Margaret Donnelly: Is the green agenda finally about to change the face of farming?

Margaret Donnelly
Margaret Donnelly

Margaret Donnellly

Is there a seismic change about to take place in farming? The green agenda was a dominant issue during the local and European elections.

While the overall number of green candidates being elected didn't swell, there's no question that climate action is on everyone's mind. But talk is one thing, action another.

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The farmers we spoke to last week at Roscrea Mart give a good insight into where farmers' views are when it comes to environmental measures.

Many have already planted trees after identifying that marginal land could deliver a return through forestry.

However, it might be a different job to persuade farmers who don't have any marginal land to move in that direction.

But we must ask questions as to why the uptake of forestry among farmers is so poor in this country. Why, for example, don't beef producers who are making nothing from cattle simply cut their losses and plant forestry, which has grants for planting, delivers a reliable income and still allows the farmer qualify for Basic Payments?

It's more than likely the biggest obstacle to forestry is the fact that once land is planted, it can't be taken back for 'regular' agricultural production.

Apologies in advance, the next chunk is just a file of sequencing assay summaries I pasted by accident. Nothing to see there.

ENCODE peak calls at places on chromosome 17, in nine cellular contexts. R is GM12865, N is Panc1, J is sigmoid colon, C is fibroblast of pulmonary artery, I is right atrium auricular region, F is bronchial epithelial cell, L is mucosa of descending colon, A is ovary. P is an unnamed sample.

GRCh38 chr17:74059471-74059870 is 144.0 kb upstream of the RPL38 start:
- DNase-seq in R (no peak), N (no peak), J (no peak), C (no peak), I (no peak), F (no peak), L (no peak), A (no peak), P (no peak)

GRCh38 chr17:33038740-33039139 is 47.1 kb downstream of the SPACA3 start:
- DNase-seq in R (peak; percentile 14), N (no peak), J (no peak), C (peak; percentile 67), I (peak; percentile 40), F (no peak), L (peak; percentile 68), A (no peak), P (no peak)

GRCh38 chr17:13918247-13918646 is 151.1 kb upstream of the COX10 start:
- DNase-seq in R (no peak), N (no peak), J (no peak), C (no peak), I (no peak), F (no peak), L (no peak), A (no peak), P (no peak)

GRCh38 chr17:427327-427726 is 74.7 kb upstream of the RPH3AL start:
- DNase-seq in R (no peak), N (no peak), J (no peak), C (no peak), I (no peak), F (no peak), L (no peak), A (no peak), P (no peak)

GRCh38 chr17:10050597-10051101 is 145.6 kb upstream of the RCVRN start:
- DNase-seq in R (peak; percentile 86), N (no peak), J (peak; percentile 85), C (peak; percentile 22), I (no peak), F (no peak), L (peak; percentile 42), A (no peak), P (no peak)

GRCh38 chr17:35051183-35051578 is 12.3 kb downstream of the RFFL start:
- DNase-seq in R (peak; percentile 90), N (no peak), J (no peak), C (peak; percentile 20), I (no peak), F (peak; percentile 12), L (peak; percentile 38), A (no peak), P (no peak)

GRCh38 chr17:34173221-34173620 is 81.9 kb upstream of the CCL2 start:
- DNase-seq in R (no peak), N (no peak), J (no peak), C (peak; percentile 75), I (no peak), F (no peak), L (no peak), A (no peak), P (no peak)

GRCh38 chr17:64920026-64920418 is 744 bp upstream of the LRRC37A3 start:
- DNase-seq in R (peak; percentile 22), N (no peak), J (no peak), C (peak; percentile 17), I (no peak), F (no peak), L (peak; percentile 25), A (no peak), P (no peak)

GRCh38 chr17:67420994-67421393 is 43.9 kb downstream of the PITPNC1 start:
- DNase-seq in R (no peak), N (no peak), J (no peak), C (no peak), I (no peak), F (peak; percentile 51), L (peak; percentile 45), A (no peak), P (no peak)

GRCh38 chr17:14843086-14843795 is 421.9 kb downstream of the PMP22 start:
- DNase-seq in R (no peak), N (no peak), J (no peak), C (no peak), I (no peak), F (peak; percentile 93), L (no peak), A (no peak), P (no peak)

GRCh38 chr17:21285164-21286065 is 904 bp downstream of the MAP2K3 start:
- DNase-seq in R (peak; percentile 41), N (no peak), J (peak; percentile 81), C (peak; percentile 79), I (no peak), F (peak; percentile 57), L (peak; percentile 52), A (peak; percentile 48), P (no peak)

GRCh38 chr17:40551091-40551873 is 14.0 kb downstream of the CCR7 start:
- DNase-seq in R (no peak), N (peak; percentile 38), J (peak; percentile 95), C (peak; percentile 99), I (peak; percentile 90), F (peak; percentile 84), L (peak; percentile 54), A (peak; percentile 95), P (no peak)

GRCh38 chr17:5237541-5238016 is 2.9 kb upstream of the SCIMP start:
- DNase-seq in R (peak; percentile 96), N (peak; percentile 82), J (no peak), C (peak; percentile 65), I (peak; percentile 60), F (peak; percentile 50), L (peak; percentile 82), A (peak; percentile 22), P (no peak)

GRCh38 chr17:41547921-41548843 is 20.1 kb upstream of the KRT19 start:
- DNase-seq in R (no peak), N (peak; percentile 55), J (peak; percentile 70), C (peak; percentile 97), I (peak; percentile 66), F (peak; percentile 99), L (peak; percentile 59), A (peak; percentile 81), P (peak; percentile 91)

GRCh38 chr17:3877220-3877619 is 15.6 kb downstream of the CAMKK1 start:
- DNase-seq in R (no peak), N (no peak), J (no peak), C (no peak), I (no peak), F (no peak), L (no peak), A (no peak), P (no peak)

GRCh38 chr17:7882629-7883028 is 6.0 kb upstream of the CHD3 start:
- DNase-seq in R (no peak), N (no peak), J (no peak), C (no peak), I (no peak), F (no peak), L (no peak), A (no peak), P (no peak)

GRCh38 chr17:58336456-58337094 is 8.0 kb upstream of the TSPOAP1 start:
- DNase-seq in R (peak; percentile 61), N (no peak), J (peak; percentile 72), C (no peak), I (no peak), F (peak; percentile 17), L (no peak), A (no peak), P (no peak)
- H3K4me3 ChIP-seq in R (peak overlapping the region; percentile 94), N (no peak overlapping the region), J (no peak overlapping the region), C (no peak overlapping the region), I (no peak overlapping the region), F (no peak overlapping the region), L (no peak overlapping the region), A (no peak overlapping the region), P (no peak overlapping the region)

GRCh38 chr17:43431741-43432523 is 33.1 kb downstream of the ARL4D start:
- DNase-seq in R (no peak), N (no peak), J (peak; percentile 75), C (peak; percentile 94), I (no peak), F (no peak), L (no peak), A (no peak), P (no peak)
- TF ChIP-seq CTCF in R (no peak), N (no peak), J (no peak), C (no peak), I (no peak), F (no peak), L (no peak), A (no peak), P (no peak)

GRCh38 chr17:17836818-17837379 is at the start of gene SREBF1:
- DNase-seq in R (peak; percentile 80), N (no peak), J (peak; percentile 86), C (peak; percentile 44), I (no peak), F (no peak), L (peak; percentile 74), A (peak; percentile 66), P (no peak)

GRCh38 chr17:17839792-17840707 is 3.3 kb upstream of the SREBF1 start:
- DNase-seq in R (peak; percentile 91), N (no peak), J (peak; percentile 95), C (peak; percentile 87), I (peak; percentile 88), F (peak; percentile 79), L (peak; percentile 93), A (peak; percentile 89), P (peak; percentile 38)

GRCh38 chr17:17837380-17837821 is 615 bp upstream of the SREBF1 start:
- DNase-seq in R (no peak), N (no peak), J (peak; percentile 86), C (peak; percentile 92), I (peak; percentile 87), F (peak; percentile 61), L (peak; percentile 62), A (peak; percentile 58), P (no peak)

For many farmers, that's the equivalent of throwing in the towel. So maybe the ideal scenario is that every farmer needs to consider planting some forestry as we as a country move away from a policy of planting vast tracts of land that serve no purpose to any rural community. This approach may not be as productive as intensive planting, or as attractive to forestry investors, but an increase in afforestation throughout the country is a positive.

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Translating the ambition of climate action into practical actions is going to be a priority for this and future governments.

The Climate Action Plan published yesterday includes a commitment to reviewing the second- and third-level agricultural courses to focus more on the benefits of farm diversification.

Telling farmers that forestry should be considered as a viable option is one thing, seeing the numbers react to this will be another.

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